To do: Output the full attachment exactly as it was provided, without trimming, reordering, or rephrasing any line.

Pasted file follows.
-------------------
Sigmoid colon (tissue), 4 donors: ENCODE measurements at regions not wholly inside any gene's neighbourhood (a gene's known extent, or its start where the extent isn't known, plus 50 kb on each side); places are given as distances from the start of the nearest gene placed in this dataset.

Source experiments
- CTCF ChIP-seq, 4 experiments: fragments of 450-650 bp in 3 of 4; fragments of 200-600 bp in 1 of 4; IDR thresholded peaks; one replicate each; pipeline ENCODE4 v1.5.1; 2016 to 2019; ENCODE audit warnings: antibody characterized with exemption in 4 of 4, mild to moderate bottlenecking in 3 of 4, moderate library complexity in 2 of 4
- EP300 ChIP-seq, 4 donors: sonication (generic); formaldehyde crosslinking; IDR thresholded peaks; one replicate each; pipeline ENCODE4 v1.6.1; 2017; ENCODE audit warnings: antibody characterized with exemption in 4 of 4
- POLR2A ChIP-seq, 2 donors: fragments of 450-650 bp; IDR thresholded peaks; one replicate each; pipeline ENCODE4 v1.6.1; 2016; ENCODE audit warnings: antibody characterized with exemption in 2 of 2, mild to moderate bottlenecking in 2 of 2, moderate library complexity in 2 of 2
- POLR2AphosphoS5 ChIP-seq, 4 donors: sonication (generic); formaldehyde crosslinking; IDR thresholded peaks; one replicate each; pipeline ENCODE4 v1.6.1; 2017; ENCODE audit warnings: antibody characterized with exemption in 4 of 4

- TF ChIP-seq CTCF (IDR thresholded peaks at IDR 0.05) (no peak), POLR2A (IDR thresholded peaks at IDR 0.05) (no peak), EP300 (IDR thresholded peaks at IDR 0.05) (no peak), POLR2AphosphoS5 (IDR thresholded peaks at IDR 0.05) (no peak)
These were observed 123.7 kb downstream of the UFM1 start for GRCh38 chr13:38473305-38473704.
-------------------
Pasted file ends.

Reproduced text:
Sigmoid colon (tissue), 4 donors: ENCODE measurements at regions not wholly inside any gene's neighbourhood (a gene's known extent, or its start where the extent isn't known, plus 50 kb on each side); places are given as distances from the start of the nearest gene placed in this dataset.

Source experiments
- CTCF ChIP-seq, 4 experiments: fragments of 450-650 bp in 3 of 4; fragments of 200-600 bp in 1 of 4; IDR thresholded peaks; one replicate each; pipeline ENCODE4 v1.5.1; 2016 to 2019; ENCODE audit warnings: antibody characterized with exemption in 4 of 4, mild to moderate bottlenecking in 3 of 4, moderate library complexity in 2 of 4
- EP300 ChIP-seq, 4 donors: sonication (generic); formaldehyde crosslinking; IDR thresholded peaks; one replicate each; pipeline ENCODE4 v1.6.1; 2017; ENCODE audit warnings: antibody characterized with exemption in 4 of 4
- POLR2A ChIP-seq, 2 donors: fragments of 450-650 bp; IDR thresholded peaks; one replicate each; pipeline ENCODE4 v1.6.1; 2016; ENCODE audit warnings: antibody characterized with exemption in 2 of 2, mild to moderate bottlenecking in 2 of 2, moderate library complexity in 2 of 2
- POLR2AphosphoS5 ChIP-seq, 4 donors: sonication (generic); formaldehyde crosslinking; IDR thresholded peaks; one replicate each; pipeline ENCODE4 v1.6.1; 2017; ENCODE audit warnings: antibody characterized with exemption in 4 of 4

- TF ChIP-seq CTCF (IDR thresholded peaks at IDR 0.05) (no peak), POLR2A (IDR thresholded peaks at IDR 0.05) (no peak), EP300 (IDR thresholded peaks at IDR 0.05) (no peak), POLR2AphosphoS5 (IDR thresholded peaks at IDR 0.05) (no peak)
These were observed 123.7 kb downstream of the UFM1 start for GRCh38 chr13:38473305-38473704.